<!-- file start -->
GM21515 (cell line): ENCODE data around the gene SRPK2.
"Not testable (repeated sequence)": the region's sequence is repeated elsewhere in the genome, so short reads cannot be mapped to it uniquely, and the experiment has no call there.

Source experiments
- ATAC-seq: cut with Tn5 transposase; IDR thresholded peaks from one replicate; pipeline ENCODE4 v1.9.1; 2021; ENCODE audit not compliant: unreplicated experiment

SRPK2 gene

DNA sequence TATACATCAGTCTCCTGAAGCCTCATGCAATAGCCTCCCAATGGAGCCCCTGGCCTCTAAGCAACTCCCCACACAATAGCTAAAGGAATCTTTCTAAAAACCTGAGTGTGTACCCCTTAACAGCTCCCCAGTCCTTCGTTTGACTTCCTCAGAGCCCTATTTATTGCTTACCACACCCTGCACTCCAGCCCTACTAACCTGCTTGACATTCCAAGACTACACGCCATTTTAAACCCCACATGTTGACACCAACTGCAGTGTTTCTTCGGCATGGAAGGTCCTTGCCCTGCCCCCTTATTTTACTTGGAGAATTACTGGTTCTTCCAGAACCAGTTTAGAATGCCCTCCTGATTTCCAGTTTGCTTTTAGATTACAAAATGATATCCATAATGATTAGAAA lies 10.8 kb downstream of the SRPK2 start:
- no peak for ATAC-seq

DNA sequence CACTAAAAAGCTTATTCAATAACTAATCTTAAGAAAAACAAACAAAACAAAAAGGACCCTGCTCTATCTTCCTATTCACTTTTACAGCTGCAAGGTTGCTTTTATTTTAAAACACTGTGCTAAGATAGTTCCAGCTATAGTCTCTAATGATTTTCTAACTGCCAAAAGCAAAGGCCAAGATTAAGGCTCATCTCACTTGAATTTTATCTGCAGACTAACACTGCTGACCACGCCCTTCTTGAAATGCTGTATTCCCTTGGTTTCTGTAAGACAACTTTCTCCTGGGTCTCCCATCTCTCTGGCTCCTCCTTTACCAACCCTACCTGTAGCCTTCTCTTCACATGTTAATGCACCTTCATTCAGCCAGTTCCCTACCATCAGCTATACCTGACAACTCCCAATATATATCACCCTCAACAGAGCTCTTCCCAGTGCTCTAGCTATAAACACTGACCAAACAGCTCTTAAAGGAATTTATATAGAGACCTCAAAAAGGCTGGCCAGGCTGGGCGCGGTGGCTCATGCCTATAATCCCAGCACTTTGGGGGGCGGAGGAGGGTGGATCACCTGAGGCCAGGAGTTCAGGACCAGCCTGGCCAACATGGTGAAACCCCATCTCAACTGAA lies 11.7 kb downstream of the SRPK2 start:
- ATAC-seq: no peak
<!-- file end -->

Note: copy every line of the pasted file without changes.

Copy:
GM21515 (cell line): ENCODE data around the gene SRPK2.
"Not testable (repeated sequence)": the region's sequence is repeated elsewhere in the genome, so short reads cannot be mapped to it uniquely, and the experiment has no call there.

Source experiments
- ATAC-seq: cut with Tn5 transposase; IDR thresholded peaks from one replicate; pipeline ENCODE4 v1.9.1; 2021; ENCODE audit not compliant: unreplicated experiment

SRPK2 gene

DNA sequence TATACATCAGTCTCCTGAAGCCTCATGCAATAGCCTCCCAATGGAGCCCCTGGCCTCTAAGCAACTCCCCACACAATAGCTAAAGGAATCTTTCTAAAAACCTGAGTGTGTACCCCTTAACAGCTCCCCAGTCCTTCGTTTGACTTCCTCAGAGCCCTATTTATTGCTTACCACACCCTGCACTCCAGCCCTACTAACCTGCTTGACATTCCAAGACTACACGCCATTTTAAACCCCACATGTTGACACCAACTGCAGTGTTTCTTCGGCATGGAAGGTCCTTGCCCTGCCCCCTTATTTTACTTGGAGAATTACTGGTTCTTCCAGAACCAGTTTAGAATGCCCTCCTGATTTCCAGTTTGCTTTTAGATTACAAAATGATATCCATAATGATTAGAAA lies 10.8 kb downstream of the SRPK2 start:
- no peak for ATAC-seq

DNA sequence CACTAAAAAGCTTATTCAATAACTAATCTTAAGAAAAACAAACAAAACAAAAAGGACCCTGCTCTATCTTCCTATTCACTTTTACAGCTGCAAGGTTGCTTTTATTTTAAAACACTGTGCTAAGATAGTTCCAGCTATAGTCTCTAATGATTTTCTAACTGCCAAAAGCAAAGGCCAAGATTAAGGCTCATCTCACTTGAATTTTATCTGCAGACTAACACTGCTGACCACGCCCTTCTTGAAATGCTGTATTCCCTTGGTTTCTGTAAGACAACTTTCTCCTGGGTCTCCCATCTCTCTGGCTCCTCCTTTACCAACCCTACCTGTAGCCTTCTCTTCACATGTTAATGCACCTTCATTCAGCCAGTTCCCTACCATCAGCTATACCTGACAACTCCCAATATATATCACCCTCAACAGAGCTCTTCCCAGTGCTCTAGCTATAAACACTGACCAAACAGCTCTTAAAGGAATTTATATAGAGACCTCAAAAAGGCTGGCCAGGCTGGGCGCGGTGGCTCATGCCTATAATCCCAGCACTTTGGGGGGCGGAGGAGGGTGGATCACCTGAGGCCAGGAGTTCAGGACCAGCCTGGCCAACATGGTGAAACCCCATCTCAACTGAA lies 11.7 kb downstream of the SRPK2 start:
- ATAC-seq: no peak